Location: Food Safety and Enteric Pathogens ResearchTitle: Meta-analysis to define a core microbiota in the swine gut
|HOLMAN, DEVIN - Orise Fellow|
|TRACHSEL, JULIAN - Iowa State University|
Submitted to: mSystems
Publication Type: Peer Reviewed Journal
Publication Acceptance Date: 4/21/2017
Publication Date: 5/23/2017
Citation: Holman, D.B., Brunelle, B.W., Trachsel, J., Allen, H.K. 2017. Meta-analysis to define a core microbiota in the swine gut. mSystems. 2(3):e00004-17. doi: 10.1128/mSystems.00004-17.
Interpretive Summary: The swine industry in the United States is worth approximately $23.5 billion each year. Similar to humans, pigs have a rich and diverse microbial community in their gastrointestinal tract that plays a significant role in the health of the animal. A number of independent studies have now investigated the microbial community in the pig gastrointestinal tract, often in response to dietary additives, but a global overview is lacking. Therefore, we combined all of the available studies that examined the pig gastrointestinal tract and performed a meta-analysis to identify bacteria that are shared among commercial pigs and to determine what factors most influence the bacterial community in the gut. We confirmed that each anatomical region (e.g. colon, cecum, stomach) in the pig gut has a distinct microbial community. We also identified several types of bacteria that are found in nearly all commercial pigs around the world and thus could potentially serve as targets for dietary manipulation and improvement of pig health in the future.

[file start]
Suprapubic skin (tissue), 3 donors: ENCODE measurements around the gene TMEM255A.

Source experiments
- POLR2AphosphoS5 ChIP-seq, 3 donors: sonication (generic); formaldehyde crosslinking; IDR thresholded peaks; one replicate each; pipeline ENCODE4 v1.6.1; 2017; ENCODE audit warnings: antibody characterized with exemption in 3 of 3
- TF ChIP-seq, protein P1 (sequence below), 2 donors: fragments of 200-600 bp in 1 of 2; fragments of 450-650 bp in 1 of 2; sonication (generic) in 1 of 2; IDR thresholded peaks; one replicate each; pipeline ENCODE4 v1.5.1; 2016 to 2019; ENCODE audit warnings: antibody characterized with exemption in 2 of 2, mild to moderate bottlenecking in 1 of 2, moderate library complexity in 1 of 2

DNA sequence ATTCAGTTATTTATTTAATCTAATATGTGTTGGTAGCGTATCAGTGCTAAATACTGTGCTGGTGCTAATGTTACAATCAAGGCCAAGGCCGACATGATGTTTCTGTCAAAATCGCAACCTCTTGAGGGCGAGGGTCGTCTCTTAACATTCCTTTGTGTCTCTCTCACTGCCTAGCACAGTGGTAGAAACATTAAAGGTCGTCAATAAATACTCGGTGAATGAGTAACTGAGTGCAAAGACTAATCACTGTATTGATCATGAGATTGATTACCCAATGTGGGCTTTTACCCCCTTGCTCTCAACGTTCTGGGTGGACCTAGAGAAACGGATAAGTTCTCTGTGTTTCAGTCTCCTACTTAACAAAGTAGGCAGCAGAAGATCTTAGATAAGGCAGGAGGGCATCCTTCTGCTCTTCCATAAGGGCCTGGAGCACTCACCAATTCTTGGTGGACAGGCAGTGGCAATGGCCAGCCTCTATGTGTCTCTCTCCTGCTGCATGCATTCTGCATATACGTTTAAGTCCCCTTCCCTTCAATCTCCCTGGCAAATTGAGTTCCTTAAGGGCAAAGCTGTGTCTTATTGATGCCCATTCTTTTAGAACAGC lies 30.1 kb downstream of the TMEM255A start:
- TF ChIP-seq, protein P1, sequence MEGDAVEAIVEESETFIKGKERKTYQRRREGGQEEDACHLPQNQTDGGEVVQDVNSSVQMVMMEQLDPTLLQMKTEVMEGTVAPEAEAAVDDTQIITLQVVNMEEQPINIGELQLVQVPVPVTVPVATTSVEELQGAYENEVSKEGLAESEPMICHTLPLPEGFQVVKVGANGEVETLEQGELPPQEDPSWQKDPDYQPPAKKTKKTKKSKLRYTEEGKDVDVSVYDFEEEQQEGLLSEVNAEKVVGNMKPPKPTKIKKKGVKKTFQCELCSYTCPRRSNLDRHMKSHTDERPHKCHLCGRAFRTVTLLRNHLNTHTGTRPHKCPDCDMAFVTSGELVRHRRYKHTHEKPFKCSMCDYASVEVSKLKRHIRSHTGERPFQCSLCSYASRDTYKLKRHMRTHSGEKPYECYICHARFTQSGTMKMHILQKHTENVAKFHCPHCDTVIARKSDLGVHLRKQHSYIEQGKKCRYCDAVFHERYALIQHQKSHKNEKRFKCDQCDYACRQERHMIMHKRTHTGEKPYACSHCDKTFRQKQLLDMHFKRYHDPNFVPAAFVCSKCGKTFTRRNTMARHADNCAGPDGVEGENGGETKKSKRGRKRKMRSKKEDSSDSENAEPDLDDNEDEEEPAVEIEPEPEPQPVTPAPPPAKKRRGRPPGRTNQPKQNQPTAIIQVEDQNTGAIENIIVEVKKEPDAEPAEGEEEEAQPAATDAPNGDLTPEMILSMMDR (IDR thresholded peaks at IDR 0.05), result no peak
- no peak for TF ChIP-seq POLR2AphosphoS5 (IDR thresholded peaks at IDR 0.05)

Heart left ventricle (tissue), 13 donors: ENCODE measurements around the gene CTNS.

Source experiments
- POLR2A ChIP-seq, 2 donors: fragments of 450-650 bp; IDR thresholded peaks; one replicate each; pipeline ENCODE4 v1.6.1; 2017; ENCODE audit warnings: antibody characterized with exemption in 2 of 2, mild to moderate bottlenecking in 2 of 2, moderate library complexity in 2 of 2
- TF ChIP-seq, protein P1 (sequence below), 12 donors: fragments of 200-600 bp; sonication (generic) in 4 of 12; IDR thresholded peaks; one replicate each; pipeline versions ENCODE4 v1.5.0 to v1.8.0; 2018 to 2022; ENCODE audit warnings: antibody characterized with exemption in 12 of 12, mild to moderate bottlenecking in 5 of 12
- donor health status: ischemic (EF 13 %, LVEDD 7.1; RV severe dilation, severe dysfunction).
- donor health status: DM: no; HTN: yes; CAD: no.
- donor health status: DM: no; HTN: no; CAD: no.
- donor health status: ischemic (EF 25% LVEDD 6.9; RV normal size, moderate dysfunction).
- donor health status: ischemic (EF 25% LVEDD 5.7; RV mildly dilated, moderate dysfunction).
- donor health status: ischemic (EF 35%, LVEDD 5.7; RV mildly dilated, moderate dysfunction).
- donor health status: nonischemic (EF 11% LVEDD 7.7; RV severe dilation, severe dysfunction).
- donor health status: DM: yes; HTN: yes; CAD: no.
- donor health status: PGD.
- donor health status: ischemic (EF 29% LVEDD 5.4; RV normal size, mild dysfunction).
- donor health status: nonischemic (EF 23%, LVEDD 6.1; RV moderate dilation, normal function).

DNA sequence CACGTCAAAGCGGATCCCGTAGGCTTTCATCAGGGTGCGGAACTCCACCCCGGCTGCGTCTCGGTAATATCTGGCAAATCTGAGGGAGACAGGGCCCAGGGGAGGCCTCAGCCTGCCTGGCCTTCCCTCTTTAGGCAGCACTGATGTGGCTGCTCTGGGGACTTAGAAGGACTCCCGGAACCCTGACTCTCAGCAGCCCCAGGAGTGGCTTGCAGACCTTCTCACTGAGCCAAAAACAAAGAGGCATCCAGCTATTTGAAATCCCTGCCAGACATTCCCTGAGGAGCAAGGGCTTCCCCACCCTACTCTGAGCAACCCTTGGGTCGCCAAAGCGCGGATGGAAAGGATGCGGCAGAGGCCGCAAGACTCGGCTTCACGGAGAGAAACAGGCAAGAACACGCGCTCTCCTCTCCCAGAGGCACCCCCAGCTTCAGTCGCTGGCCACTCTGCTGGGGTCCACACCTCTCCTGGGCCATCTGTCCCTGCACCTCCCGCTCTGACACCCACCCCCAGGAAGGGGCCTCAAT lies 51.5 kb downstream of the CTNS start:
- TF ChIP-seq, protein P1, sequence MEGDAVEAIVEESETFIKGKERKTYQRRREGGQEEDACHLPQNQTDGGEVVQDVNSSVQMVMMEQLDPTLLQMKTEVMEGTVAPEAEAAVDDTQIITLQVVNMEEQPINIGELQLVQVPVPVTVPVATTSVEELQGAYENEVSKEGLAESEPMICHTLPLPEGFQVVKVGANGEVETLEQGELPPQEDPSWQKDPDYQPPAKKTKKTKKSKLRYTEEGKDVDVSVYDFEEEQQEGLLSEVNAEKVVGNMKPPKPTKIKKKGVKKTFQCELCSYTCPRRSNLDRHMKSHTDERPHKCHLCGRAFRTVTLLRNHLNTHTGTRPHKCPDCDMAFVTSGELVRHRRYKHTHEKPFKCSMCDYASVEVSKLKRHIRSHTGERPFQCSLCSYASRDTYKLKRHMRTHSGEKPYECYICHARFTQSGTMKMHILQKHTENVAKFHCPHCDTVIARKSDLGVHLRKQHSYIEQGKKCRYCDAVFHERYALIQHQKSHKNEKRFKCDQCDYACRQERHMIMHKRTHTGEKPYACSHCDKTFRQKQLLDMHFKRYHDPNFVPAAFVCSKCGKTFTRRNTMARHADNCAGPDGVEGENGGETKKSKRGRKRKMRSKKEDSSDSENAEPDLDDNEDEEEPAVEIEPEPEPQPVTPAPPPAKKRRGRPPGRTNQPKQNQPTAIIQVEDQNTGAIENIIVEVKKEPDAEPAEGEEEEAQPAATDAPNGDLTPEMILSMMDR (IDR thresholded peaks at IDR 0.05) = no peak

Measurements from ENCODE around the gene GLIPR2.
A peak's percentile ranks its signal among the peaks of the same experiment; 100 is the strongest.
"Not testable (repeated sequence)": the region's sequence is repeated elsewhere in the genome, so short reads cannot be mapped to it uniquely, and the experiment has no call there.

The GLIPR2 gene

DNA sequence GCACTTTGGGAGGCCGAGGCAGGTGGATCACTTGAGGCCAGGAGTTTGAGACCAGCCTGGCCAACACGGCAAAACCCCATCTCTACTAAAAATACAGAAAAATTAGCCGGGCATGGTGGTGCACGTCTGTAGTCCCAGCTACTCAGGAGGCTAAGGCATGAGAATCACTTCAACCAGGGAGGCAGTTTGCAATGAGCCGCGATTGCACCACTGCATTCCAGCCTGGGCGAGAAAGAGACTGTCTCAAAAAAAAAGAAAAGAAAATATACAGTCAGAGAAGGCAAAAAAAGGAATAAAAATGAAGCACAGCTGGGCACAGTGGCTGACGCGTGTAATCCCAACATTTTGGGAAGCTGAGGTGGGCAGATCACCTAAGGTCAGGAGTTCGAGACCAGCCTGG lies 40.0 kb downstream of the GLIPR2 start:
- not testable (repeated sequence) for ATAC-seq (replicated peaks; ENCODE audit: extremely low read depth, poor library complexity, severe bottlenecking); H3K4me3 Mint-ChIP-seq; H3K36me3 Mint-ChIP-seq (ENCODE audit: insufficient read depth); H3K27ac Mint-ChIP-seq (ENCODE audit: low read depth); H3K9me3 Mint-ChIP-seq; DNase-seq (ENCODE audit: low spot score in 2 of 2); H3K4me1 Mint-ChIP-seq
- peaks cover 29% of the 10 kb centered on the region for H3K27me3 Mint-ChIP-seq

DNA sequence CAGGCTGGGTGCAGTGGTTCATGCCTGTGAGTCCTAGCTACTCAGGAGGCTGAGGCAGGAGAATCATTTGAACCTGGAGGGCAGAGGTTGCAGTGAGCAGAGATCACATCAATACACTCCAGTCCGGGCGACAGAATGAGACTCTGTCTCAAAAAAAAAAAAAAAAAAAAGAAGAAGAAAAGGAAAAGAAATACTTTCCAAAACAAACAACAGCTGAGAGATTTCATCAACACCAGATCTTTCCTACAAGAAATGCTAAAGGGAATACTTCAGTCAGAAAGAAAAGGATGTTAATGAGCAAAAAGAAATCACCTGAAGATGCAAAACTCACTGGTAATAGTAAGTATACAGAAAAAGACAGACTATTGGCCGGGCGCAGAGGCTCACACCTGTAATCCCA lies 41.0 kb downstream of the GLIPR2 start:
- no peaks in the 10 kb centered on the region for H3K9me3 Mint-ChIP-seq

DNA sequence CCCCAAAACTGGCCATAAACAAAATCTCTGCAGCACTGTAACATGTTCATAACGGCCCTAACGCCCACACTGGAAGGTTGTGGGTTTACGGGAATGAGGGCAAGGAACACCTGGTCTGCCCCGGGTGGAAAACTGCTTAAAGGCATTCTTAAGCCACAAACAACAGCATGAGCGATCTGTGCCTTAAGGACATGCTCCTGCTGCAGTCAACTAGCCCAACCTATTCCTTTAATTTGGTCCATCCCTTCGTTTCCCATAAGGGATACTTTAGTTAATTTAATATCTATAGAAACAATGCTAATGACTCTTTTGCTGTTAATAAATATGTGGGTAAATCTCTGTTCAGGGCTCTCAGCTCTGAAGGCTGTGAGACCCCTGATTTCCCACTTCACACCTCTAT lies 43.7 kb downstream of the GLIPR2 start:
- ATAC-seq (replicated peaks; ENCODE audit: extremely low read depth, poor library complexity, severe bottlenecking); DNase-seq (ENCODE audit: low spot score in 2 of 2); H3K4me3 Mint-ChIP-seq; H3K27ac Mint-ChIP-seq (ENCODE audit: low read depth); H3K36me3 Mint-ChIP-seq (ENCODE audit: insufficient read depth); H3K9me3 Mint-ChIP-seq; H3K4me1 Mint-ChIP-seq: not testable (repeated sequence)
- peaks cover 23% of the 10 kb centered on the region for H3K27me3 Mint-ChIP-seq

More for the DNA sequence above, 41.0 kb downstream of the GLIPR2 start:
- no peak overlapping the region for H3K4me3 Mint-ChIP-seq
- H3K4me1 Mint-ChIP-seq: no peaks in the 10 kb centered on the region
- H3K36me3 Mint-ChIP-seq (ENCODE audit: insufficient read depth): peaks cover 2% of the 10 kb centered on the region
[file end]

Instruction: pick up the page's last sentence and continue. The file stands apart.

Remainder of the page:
Technical Abstract: Background The swine gut microbiota encompasses a large and diverse population of bacteria that play a significant role in pig health. As such, a number of recent studies have utilized high-throughput sequencing of the 16S rRNA gene to characterize the composition and structure of the swine gut microbiota, often in response to dietary feed additives. It is important to determine which factors shape the composition of the gut microbiota among multiple studies, and if certain bacteria are always present in the gut microbiota of swine, independent of study variables such as country of origin and experimental design. To answer these questions we performed a meta-analysis using 20 publically available datasets from high-throughput 16S rRNA gene sequence studies of the swine gut microbiota. Results The gastrointestinal (GI) tract section that was sampled had the greatest effect on the composition and structure of the swine gut microbiota (P less than 0.001). Certain genera were relatively more abundant in a specific GI location, including Lactobacillus in the gastric mucosa, Prevotella, Helicobacter, and Campylobacter in the colonic mucosa, Clostridium in the ileal mucosa, Bacteroides in the colon, and Treponema in fecal samples. Technical variation among studies, particularly the 16S rRNA gene hypervariable region sequenced, also significantly affected the composition of the swine gut microbiota (P less than 0.001). Despite this, numerous commonalities were discovered. Among fecal samples, the genera Prevotella, Clostridium, Alloprevotella, Ruminococcus, and the RC9 gut group were found in 99 percent of all fecal samples. Additionally, Clostridium, Blautia, Lactobacillus, Prevotella, Ruminococcus, Roseburia, the RC9 gut group, and Subdoligranulum, were shared by greater than 90 percent of all GI samples, suggesting a so-called “core” microbiota for commercial swine worldwide. Conclusions The results of this meta-analysis demonstrate that GI sample location is the most significant driver of the swine gut microbiota. However, when comparing results from different studies, some biological factors may be obscured by technical variation among studies. Nonetheless, there are bacterial taxa that are strongly associated with the swine GI tract regardless of country of origin, diet, age, or breed. Thus, these results provide the framework for future studies to manipulate the swine gut microbiota for potential health benefits.